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Wednesday, April 30, 2003

Every time I walk out my front door, I'm overwhelmed with how fast things grow and how little I can do to keep up with them. (I believe I might have mentioned this once or twice.) All of the work I did earlier this year has been for nothing. Every time I try to do a little more work, it only reinforces how futile it is to try to keep things under control.

All I wanted to do today was cut down some of the higher grasses that are growing between the paving stones on the path that leads from the garage to the house. It's a pretty modest goal, and it wasn't even for my own benefit. I don't want anyone who happens by to be forced to hack their way through the jungle to get to my door.

It didn't take long for me to realize that I was fighting something much bigger than myself. Not only that, it was fighting back. I pulled up a clump of weeds and a huge wad of wet dirt came up with it. I found I couldn't try to pull up anything by its roots, because it would leave deep holes in the ground and force me to deal with all that mud.

This was the first day without rain, and the first time I've tried to do anything in the yard for several days. I didn't last long, but it was as much out of frustration as fatigue. I used the clippers to cut down some of the higher grass, but you can hardly tell. And there's still the other ninety-nine percent of the yard to deal with, each square foot with its own character and its unique set of problems.

What would it take for me to get the place the way I want it? It would take unlimited time, for starters. But even given all the time in the world, it would take more energy than I have. I can't keep going for long, even when I do have some time. It would also take tools I don't have, and a little more knowledge of plants and soil and equipment than I possess.

It must be time to call in the professionals, but that takes something else I'm short on. Money, that would be. I'll have to find a way, though, because I can't live with the sense that nature is my enemy. We have to live in harmony together, or I might as well be back in the city with the noise and traffic and snoopy neighbors. The one thing I'm sure of is that I don't want that life again.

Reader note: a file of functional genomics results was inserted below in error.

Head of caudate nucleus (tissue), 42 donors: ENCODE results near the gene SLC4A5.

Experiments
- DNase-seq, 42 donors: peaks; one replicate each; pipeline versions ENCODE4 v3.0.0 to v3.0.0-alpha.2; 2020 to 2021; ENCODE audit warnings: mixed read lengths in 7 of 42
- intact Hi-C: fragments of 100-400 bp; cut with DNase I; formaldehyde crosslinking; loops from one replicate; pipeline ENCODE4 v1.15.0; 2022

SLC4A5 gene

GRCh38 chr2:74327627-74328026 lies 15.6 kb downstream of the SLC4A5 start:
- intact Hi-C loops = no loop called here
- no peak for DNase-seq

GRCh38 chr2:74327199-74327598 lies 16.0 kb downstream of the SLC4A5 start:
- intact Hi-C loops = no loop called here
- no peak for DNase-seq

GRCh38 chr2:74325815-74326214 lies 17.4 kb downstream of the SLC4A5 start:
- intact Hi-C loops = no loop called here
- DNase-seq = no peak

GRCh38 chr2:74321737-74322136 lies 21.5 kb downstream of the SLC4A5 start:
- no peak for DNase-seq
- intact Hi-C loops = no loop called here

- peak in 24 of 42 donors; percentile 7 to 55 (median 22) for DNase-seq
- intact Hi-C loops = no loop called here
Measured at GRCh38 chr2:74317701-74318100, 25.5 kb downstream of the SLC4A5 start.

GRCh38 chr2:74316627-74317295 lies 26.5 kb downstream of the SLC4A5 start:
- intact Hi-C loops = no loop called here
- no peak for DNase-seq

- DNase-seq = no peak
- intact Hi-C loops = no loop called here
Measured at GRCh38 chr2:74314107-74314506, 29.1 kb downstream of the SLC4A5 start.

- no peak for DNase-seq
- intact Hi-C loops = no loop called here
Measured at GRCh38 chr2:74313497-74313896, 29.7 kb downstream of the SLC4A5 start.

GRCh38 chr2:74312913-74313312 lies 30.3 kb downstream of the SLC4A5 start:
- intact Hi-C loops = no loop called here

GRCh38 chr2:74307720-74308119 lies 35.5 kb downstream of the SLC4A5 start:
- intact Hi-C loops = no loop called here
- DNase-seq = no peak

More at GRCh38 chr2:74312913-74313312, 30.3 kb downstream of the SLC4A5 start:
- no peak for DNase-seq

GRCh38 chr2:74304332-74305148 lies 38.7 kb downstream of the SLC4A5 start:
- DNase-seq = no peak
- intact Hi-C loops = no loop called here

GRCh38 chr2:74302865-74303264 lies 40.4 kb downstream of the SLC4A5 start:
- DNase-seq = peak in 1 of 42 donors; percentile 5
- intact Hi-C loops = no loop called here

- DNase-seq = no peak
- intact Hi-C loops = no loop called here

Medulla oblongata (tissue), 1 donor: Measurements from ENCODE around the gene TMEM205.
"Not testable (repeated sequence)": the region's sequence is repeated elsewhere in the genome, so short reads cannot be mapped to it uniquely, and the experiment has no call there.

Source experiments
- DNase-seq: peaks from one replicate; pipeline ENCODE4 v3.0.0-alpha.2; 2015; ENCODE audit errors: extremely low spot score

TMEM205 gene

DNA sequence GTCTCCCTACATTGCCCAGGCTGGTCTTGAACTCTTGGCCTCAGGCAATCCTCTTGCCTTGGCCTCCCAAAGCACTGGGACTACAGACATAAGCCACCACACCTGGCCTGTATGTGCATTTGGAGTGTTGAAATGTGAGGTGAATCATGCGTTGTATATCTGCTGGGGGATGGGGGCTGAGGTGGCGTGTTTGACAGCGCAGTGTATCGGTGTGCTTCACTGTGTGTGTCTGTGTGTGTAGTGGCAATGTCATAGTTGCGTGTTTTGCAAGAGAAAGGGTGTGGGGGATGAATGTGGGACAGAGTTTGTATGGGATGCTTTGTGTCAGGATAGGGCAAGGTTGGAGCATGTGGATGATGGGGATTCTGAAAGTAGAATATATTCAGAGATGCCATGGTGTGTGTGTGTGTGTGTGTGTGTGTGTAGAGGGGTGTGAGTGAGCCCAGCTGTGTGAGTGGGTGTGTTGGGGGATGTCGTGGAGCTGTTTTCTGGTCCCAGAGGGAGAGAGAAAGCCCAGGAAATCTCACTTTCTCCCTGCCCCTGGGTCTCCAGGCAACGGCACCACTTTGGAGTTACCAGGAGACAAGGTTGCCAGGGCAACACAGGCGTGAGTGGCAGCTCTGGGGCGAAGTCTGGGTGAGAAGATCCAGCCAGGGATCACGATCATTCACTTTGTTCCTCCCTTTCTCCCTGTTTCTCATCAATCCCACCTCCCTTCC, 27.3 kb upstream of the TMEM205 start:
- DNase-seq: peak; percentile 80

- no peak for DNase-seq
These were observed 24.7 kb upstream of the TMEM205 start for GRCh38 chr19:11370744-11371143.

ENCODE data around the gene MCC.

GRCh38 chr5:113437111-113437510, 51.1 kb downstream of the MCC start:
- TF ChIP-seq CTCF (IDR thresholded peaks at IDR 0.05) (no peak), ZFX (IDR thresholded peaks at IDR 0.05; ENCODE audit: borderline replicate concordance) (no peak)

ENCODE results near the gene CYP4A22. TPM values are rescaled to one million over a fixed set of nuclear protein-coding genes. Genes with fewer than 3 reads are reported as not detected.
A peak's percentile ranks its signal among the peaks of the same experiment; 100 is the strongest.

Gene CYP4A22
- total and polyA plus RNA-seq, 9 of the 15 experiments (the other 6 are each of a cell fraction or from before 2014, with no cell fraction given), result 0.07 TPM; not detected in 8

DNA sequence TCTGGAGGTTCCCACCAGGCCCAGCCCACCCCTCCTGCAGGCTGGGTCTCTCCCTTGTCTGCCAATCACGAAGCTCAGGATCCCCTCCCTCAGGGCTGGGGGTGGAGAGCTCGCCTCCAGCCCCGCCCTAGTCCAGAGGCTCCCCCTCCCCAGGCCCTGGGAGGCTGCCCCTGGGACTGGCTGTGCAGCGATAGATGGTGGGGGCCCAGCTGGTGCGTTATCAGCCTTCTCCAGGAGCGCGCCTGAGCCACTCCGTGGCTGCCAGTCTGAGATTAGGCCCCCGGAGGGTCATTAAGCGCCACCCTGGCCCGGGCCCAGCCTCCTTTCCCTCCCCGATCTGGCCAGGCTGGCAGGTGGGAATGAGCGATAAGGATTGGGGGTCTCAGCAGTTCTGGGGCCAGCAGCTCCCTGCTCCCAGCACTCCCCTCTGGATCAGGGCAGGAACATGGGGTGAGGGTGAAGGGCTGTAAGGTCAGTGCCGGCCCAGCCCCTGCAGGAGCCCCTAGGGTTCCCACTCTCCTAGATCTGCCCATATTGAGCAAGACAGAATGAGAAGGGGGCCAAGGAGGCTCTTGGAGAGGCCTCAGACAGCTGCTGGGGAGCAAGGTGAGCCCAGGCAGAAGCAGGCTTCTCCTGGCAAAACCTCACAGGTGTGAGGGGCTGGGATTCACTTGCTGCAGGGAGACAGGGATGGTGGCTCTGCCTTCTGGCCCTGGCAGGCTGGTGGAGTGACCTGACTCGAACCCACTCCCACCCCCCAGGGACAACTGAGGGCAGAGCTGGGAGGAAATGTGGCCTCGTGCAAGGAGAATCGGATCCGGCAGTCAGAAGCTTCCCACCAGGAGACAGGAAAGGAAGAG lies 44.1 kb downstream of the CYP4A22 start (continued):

14 Apr 03

Cloudy in the west.

In fact, I'm so happy out here in the country that I'm willing to put up with muddy driveways and the chokehold the weeds have on me. I sneezed for an hour after twenty minutes of working outside today, but I'll take it. I'm miles from the action, but I like it that way. Give me the peace and solitude and the feeling that I have no one to answer to but myself (and the birds and the deer and the turkeys) over the city life any day. As much as I complain about the details, the overall picture is to my liking.

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Tonight's pitcher for the Giants, Jason Schmidt, is considered the best starter they have. He began the season in great form, but a week ago he had to leave the team because his mother died. Tonight was his first game back, and he was brilliant. I don't know if it was the emotion, or the week's rest, or the cold air taking the sting out of the Cubs' bats, but Schmidt shut them out on three hits and the Giants broke their three-game losing streak with a 5-0 win.

The night air didn't seem to affect Barry Bonds, though. He broke out of his hitting slump with two massive home runs, one to the deepest part of center field and the other into the waters of San Francisco Bay.

Recent recommendations can always be found on the links page.

One year ago: Water World
"The scene was like something out of Angela's Ashes, the wettest movie I've ever seen."

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